Britain’s the decision to leave the European Union inoculated the economy by slowing growth and accelerating inflation, according to economists at the investment bank Goldman Sachs news agency Bloomberg by.
In a study on the subject, economists compared the British economy to other countries. Britain’s gross domestic product (GDP) has developed five percent weaker than in other countries of the same type, stated Sven Jari Stehn with research colleagues.
According to the researchers, this has been influenced by the weakening of international trade, weak investments by companies and the decrease in immigrants from Britain’s largest trading partner.
“Evidence points to significant long-term output costs of Brexit,” the researchers wrote, according to Bloomberg. “Britain has fared significantly worse than other advanced economies since the 2016 EU referendum.”
Goldman’s the conclusion is largely in line with other assessments of the effects of Brexit.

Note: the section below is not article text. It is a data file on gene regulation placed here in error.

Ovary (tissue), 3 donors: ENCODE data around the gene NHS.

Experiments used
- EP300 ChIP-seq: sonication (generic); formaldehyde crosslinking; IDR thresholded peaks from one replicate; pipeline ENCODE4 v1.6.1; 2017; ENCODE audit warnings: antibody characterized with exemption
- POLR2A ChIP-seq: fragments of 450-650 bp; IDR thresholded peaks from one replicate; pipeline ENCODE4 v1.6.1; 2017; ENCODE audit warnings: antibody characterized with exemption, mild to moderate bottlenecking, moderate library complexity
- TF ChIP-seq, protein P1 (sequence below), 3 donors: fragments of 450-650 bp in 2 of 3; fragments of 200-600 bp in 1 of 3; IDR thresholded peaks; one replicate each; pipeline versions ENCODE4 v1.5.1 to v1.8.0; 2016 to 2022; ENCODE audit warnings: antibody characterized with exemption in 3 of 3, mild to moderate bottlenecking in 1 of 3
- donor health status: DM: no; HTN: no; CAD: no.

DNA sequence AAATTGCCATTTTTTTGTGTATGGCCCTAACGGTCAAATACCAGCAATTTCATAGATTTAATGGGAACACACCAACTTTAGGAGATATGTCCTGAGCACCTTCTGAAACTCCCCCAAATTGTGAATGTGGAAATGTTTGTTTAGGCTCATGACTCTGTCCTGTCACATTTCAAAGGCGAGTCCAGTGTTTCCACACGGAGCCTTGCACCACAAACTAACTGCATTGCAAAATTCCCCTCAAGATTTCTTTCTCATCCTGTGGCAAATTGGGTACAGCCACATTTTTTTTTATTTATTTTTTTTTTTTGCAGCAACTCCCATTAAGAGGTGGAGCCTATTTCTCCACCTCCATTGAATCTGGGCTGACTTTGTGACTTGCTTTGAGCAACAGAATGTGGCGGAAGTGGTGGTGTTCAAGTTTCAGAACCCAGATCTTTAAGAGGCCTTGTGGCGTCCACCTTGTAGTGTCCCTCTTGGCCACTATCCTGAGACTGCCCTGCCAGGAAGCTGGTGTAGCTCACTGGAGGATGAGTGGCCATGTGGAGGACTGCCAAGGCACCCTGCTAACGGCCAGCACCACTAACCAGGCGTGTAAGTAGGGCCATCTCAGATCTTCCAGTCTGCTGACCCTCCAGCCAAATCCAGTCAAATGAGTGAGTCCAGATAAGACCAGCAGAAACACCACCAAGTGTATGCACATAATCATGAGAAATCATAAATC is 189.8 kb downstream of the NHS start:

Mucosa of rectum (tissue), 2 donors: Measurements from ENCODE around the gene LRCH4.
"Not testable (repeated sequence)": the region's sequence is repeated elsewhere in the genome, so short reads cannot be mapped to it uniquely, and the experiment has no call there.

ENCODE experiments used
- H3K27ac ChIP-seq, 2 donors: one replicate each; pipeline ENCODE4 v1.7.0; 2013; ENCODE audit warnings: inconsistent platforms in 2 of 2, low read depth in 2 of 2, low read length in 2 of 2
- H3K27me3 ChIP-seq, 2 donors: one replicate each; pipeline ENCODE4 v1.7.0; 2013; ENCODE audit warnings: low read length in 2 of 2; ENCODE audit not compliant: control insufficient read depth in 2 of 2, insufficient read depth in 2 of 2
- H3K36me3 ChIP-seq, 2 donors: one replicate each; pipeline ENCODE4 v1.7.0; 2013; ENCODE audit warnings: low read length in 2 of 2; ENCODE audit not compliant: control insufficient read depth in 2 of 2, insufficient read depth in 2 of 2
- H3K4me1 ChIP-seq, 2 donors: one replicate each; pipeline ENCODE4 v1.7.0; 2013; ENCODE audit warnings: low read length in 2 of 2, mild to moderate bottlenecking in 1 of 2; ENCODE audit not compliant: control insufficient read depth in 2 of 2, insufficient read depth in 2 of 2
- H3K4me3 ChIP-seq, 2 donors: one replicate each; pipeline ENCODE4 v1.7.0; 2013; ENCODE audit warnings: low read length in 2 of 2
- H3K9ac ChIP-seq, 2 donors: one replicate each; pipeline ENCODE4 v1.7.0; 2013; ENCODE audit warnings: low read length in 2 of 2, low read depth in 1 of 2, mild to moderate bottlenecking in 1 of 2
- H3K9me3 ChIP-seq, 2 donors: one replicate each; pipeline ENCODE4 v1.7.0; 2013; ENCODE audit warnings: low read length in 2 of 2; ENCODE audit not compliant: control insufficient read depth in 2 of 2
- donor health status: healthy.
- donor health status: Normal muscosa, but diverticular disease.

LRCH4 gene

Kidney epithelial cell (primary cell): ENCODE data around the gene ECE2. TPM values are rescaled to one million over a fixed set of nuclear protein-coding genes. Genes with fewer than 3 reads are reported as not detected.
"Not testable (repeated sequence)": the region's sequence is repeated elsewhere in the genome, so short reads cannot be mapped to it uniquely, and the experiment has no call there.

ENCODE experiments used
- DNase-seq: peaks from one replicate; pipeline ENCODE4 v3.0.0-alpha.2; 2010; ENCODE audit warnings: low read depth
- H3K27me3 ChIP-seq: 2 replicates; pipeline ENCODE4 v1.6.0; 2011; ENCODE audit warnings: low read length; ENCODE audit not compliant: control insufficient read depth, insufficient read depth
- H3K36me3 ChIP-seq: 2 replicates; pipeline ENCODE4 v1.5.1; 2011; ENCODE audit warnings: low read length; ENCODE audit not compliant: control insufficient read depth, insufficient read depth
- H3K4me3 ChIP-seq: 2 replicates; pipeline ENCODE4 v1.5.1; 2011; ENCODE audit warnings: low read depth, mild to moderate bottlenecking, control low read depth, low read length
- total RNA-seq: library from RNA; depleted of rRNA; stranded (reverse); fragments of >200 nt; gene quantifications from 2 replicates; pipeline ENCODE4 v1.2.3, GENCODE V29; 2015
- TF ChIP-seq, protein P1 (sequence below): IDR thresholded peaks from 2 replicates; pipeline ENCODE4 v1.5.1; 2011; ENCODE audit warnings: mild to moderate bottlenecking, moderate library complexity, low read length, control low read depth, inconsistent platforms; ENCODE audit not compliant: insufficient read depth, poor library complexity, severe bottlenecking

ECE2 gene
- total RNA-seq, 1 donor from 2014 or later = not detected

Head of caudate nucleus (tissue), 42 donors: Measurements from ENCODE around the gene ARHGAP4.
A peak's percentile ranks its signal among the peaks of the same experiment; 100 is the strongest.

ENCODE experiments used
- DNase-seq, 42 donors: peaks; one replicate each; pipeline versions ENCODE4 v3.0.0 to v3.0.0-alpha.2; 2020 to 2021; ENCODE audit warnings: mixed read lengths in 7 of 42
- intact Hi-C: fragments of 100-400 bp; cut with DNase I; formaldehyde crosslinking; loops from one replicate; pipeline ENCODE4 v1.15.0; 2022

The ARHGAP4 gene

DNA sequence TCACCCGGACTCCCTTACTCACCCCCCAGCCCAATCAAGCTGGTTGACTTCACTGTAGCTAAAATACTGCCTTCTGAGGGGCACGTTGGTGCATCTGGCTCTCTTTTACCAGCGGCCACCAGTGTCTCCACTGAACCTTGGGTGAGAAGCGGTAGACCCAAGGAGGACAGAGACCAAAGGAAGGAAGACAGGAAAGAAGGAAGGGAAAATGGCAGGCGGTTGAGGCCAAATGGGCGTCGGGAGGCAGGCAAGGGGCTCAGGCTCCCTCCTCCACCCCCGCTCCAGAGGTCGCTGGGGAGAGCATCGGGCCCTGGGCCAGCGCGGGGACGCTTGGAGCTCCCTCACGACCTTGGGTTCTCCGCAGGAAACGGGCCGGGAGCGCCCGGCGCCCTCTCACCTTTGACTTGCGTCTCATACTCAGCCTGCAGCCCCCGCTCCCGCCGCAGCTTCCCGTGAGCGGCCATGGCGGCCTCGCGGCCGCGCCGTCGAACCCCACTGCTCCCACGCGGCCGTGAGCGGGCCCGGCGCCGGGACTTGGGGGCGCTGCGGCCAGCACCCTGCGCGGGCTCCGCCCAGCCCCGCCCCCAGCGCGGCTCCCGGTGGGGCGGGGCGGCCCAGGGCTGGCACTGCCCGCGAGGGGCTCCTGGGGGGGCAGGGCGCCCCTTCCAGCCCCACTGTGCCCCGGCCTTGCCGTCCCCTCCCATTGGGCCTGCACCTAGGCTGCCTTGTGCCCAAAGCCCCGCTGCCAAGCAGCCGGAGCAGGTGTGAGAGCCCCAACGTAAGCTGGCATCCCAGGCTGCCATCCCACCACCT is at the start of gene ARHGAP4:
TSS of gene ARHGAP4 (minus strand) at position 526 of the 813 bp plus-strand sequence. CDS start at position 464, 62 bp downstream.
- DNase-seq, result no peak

Britain’s official fiscal watchdog said last year that Britain’s departure from the EU was likely to reduce industrial and service output by 4 percent. Member of the Bank of England’s Monetary Policy Council Jonathan Haskell said a year ago that Brexit cost each British household on average about £1,000 (about €1,170).
Still, the researchers noted that not all of the problems in the British economy can be explained as caused by Brexit. According to Bloomberg, the report refers to the coronavirus pandemic and the energy crisis caused by Russia’s war of aggression.
Some economists, especially those in favor of leaving the EU, have opposed the method of comparing with other countries. Like the British government, they also point out that Britain’s GDP has been better than Germany and Italy.
Prime minister Rishi Sunak promised to grow the economy when he took office at the end of 2022. He has had trouble keeping his promise.